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Sunday, Feb. 18, 2001

JAPAN LITE

Memories of Fido remain from hair to eternity


I am covered, head to foot, in dog hair. It's as if it had rained cats and dogs and I splashed through a puddle of them.

Unfortunately, there is no way to get rid of dog hair completely. You can try washing your clothes, but dog hairs have a way of floating around the wash water and reattaching themselves to cuffs, linings, armpits, and drawstrings, lodging themselves permanently, cleanly, into your garment.

The source of the dog hair is my mother's house. When I was growing up, the neighbors used to call our house "The Zoo" because we had so many animals. The neighbors were right. We should have charged admission.

Nowadays, my mother has only dogs. Although she has just two dogs at the moment, there's enough dog hair in her house to fully attack anyone who happens to walk through the front door with a trace of static cling. I think this is my mother's way of avoiding vacuuming.

My mother has dog hair in her house dating back to my childhood and the family beagle. One can find a stray hair resting on the chandelier, stuck between the paneling in the wall, lying inside a wine glass stored high up in a high cabinet, protruding from a cushion on the sofa, among the dirt under the plants, hiding between the cables of a knit sweater, stuck to the end of a roll of cellophane tape, on the bottoms of shoes, pasted to the honey jar, adhered to the lamp shade, or resting in the corner of the pantry. Or sometimes something in the air will catch your eye -- a floater.

There is no place dog hair cannot transport itself. Once, I found a dog hair nestled in my scarf while I stood atop Mont Blanc, in France.

My father has a game in which, when he sees me, he says, "Aha! Who might this be from?" and he removes a hair from the lining of his coat and holds it up to the light. I examine the length, the color and the condition. I pass the hair under my nose to check for a trace of a scent, then try to guess which dog.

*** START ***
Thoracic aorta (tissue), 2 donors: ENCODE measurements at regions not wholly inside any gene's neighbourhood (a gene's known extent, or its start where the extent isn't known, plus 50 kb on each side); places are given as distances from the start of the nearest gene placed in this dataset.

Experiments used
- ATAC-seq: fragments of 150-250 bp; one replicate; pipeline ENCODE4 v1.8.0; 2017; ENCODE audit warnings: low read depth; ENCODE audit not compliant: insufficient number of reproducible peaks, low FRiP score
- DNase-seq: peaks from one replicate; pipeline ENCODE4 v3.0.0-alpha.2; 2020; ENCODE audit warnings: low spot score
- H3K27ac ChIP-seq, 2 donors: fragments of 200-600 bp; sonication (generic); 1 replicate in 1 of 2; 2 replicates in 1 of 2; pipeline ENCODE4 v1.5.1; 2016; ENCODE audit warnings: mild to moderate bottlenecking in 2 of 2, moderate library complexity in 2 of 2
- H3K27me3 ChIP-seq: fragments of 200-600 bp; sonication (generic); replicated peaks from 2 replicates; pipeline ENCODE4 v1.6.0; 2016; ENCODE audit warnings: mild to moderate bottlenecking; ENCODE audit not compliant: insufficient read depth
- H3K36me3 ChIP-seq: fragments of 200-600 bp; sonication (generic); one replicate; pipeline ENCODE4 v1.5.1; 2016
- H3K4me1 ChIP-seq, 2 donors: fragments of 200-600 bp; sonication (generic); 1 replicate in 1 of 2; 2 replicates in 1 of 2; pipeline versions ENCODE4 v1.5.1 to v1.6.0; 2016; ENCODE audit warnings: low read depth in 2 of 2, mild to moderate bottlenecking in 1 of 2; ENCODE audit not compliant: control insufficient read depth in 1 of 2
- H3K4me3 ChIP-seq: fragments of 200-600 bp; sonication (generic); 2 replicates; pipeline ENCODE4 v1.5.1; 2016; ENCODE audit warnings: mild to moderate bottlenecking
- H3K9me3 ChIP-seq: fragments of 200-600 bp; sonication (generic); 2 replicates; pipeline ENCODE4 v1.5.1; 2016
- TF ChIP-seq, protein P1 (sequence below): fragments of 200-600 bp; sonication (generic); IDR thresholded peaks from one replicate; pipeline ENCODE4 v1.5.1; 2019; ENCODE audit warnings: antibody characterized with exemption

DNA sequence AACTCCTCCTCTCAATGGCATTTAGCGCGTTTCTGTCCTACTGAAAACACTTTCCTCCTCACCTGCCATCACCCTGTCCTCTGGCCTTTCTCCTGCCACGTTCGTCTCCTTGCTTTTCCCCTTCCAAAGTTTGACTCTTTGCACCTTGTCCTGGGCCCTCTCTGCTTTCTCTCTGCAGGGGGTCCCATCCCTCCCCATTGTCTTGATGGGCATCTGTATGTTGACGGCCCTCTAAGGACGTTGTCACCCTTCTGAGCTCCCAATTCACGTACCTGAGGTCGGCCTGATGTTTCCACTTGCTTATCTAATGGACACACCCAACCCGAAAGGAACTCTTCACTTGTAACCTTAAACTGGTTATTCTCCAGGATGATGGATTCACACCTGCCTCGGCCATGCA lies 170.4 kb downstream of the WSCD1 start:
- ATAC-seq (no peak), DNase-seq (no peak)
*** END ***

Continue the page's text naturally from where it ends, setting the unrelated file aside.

Was it from the family beagle of 20 years ago? The Labrador retriever who, at age 3, died from eating the farmer's poison? The emotionally charged, irritating little mutt who finally died at 18? The dog who windsurfed? The three-legged spaniel? The dog who used to sing to wake us up in the mornings? The dog we found tied to our mailbox? The list went on.

Every evening since I can remember, there has been the ritual "dog cocktail party" held at my mother's house. After dinner, the humans sit in the living room sipping their cocktails and socializing, while each dog chooses a person and sidles up next to him or her. The dog cocks his head to the side and assumes an expectant look. This is often followed by a joyous tail wag, designed to convince anyone who is truly human to break down and talk to him saying, "Good dog, yes, you're a cute dog, yes, you're the best dog," and other grandiose, inane comments while, furiously patting him on the head.

Soon another dog, overcome with jealousy, sidles up next to you forcing the other dog to move on to the next human. The dogs move around the room, from person to person, schmoozing with every one in the room.

"Amy-san? Amy-san?" said the deliveryman holding a package. "Are you OK?"

"Oh, uh, yes," I said, standing in the "genkan," still staring at the package that was addressed to me in my mother's handwriting.

"Ah, a package from America. You must be homesick," he said.

"Well, yes, maybe a little," I said.

He handed me the package, but I couldn't stop staring at the address label. There was a long brown hair with a black tip stuck between the label and the package.

"The basset hound!" I exclaimed, as the deliveryman made a speedy exit.

Visit the Japan Lite home page at www.amychavez.com or e-mail comments to: amychavez@mailexcite.com


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